Rental Cars, Privacy, and Suppression of Evidence

Posted in: Criminal Procedure

Last month, in Byrd v. United States, the US Supreme Court decided a case about what happens when police violate the Fourth Amendment by searching a rental car without consent or probable cause. The Court held that in such a case, the driver of the car with lawful possession and control over it may suppress the evidence that police find there. More specifically, the driver retains a reasonable expectation of privacy—and therefore the ability to suppress illegally obtained evidence—even when he is not listed on the rental agreement as an authorized driver.

The unanimous ruling is important because it rejects the sort of property-linked formalism that some have urged on the Court. Under a formalistic approach, property rights might define the beginning and end of freedom from unreasonable searches. If it is not your rental, you have no privacy.

Though the Fourth Amendment protects property, however, the prohibition against “unreasonable searches” has long protected privacy as well, even when police have not interfered with property at all, as in the case of phone taps.

The Byrd ruling also expands (or avoids contracting) the universe of people who have standing to challenge searches that violate the Fourth Amendment. And the broader that standing is, the better for assuring police compliance with the Fourth Amendment.

The Facts

From the point of view of the police, the story of this case began when a state trooper noticed Terrence Byrd driving on the highway. Prior to this, Byrd’s girlfriend Latasha Reed had rented a car and given the car keys to Byrd. He had driven home to pick up some things and place them into the trunk of the car, after which he drove toward Pittsburgh.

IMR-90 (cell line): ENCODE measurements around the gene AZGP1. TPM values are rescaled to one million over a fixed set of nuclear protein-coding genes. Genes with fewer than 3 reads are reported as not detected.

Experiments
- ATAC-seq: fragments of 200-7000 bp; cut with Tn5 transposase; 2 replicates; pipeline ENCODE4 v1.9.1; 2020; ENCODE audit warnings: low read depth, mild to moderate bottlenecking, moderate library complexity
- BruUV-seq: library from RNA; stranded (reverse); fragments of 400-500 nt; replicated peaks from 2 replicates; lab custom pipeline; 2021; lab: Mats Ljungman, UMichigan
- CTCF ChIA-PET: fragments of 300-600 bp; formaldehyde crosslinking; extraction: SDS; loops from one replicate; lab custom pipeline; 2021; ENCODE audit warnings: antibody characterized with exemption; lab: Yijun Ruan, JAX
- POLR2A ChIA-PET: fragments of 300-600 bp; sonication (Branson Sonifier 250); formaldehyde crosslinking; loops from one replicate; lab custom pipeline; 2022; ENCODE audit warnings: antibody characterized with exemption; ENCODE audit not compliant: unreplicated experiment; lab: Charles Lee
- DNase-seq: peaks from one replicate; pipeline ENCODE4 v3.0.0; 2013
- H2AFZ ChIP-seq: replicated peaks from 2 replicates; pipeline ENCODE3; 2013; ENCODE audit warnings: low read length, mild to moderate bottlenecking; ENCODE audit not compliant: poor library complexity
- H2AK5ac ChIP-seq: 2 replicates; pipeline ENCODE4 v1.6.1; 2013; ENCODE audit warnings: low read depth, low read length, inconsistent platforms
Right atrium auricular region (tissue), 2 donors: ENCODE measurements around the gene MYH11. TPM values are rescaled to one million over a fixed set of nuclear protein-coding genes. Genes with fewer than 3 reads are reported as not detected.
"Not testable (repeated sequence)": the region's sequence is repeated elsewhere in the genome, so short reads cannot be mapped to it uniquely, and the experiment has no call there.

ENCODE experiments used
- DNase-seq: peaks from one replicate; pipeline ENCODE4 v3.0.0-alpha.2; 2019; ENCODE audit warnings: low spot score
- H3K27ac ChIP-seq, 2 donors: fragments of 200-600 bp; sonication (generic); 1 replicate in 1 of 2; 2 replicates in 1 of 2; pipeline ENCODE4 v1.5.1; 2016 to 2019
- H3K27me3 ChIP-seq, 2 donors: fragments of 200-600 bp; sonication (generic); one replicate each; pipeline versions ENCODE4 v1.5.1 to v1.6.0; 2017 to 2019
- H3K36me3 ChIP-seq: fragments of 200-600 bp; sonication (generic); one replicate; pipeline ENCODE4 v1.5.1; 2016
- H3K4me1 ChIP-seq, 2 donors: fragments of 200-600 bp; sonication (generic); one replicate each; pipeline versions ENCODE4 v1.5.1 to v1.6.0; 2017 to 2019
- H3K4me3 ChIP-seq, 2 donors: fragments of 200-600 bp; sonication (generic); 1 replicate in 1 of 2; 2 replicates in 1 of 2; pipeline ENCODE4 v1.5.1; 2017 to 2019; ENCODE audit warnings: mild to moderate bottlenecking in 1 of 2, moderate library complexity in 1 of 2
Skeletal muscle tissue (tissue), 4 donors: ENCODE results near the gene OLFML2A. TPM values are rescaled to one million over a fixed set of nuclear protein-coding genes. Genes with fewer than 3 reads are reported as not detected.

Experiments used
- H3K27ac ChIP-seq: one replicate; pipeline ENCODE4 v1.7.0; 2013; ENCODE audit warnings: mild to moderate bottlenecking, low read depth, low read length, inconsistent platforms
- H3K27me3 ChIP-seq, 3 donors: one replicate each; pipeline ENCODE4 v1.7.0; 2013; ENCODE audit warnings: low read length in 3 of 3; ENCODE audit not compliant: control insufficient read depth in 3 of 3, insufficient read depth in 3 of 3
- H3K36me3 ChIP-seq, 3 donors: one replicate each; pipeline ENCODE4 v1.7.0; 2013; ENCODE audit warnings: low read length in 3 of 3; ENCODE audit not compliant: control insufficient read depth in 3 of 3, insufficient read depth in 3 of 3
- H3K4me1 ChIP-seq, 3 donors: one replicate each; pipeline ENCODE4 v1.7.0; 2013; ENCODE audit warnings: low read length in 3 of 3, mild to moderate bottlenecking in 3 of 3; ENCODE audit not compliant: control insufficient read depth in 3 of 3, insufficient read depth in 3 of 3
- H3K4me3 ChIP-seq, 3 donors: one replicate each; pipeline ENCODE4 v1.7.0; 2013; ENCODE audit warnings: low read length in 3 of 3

Byrd seemed suspicious to the state trooper because his hands were in the “10 and 2” spots on the steering wheel, he was sitting far back from the steering wheel, and the car was apparently a rental. He followed Byrd and then pulled him over for a possible traffic infraction.

When the trooper had stopped Byrd, the latter seemed very nervous. He apparently had a difficult time retrieving his license. After he showed the trooper the rental agreement, moreover, the trooper noticed that Byrd was not listed there as an authorized driver.

A computer search revealed that Byrd had some prior convictions. Meanwhile, another trooper had arrived on the scene and told the first one that Byrd lacked a reasonable expectation of privacy because he was not on the rental agreement. They sought his consent to search the car.

Byrd may or may not have given consent to the troopers, depending on whose account you accept. The troopers also said that they did not need consent, because Byrd was not listed on the rental agreement. They searched the vehicle and found body armor and 49 bricks of heroin.

Byrd attempted unsuccessfully to suppress the evidence that the officers found, arguing that such evidence is inadmissible fruit of a Fourth Amendment violation. The district court denied the suppression motion, and Byrd pleaded guilty while reserving his right to appeal the denial of the motion. The US Court of Appeals for the Third Circuit affirmed the denial of Byrd’s motion.